Paget Disease of the Breast

Paget disease of the breast is a rare type of breast cancer involving the skin of the nipple and the areola(the dark circle around the nipple). Paget disease usually affects only one breast. In 80-90% of cases, it’s usually found along with either ductal carcinoma in situ (DCIS) or infiltrating ductal carcinoma (invasive breast cancer).

Signs and symptoms of Paget disease of the breast

The skin of the nipple and areola often looks crusted, scaly, and red. There may be blood or yellow fluid coming out of the nipple. Sometimes the nipple looks flat or inverted. It also might burn or itch. Your doctor might try to treat this as eczema first, and if it does not improve, recommend a biopsy.

How is Paget disease of the breast diagnosed?

Most people with Paget disease of the breast also have tumors in the same breast. One or more of the following imaging tests may be done to check for other breast changes:

Paget disease of the breast is diagnosed by a biopsy, removing a small piece of the breast tissue and looking at it in the lab. In some cases, the entire nipple may be removed. Only a biopsy can tell for sure that it is cancer.

Treating Paget disease of the breast

Paget disease can be treated by removing the entire breast (mastectomy) or breast-conserving surgery (BCS) followed by whole-breast radiation therapy. If BCS is done, the entire nipple and areola area also needs to be removed. If invasive cancer is found, the lymph nodes under the arm will be checked for cancer.

If no lump is felt in the breast tissue, and your biopsy results show the cancer has not spread, the outlook (prognosis) is excellent.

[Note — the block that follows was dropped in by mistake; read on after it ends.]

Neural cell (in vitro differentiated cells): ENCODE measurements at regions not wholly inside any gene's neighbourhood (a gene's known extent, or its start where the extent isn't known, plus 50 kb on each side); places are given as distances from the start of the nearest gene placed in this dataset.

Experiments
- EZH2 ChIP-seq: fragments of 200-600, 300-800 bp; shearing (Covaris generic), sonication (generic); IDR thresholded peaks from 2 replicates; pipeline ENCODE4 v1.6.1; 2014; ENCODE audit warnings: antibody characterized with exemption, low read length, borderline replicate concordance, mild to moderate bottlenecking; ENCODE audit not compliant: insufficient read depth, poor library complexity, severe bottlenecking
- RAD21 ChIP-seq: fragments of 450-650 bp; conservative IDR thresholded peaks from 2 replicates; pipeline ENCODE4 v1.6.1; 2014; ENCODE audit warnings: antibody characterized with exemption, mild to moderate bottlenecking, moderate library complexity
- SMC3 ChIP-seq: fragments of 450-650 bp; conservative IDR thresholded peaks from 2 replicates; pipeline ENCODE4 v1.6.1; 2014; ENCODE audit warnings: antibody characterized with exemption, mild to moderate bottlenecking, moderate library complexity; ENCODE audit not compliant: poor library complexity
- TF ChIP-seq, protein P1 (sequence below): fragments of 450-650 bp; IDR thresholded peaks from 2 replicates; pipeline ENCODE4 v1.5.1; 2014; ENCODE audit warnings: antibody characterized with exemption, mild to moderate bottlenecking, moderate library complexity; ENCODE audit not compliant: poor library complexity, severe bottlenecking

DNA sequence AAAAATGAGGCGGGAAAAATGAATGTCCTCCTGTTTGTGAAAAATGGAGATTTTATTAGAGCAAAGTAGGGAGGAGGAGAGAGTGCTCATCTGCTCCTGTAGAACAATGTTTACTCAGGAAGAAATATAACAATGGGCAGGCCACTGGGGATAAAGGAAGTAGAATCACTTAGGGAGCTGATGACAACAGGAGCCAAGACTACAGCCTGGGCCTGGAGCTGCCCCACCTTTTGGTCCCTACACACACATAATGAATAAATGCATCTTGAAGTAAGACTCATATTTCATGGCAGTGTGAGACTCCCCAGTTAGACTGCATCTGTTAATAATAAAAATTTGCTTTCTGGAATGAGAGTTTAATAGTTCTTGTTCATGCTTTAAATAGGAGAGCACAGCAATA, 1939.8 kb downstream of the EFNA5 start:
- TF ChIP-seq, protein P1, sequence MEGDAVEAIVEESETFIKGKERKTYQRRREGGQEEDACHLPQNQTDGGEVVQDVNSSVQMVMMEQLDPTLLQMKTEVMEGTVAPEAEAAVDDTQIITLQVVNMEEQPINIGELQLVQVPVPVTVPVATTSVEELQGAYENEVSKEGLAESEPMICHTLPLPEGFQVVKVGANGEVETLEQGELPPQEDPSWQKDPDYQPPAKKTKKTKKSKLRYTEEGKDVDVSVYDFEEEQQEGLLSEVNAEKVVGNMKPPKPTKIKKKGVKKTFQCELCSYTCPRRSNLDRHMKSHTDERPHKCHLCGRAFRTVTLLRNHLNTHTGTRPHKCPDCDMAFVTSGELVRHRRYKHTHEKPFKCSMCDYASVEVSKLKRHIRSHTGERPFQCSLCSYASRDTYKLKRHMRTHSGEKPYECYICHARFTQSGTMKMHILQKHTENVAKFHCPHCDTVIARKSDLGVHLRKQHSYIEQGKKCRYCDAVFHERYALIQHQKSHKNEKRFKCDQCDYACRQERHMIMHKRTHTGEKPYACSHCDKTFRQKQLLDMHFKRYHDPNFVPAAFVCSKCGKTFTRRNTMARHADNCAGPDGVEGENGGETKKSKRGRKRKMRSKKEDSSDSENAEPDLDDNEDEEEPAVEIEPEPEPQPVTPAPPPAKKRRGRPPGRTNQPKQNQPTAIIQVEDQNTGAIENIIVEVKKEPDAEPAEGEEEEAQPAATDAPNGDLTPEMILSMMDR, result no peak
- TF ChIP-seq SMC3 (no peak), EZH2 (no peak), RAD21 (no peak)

If the cancer has spread (is invasive), the outlook is not as good, and the cancer will be staged and treated like any other invasive ductal carcinoma

The American Cancer Society medical and editorial content team

Our team is made up of doctors and oncology certified nurses with deep knowledge of cancer care as well as journalists, editors, and translators with extensive experience in medical writing.

Henry NL, Shah PD, Haider I, Freer PE, Jagsi R, Sabel MS. Chapter 88: Cancer of the Breast. In: Niederhuber JE, Armitage JO, Doroshow JH, Kastan MB, Tepper JE, eds. Abeloff’s Clinical Oncology. 6th ed. Philadelphia, Pa: Elsevier; 2020.

Jagsi R, King TA, Lehman C, Morrow M, Harris JR, Burstein HJ. Chapter 79: Malignant Tumors of the Breast. In: DeVita VT, Lawrence TS, Lawrence TS, Rosenberg SA, eds. DeVita, Hellman, and Rosenberg’s Cancer: Principles and Practice of Oncology. 11th ed. Philadelphia, Pa: Lippincott Williams & Wilkins; 2019.

National Comprehensive Cancer Network (NCCN). Practice Guidelines in Oncology: Breast Cancer. Version 2.2019. Accessed at https://www.nccn.org/professionals/physician_gls/pdf/breast.pdf on July 23, 2019.

Sabel M and Weaver DL. Paget disease of the breast. UpToDate website. https://www.uptodate.com/contents/paget-disease-of-the-breast. Updated April 3, 2018. Accessed July 23, 2019.

Last Medical Review: September 20, 2019 Last Revised: September 20, 2019

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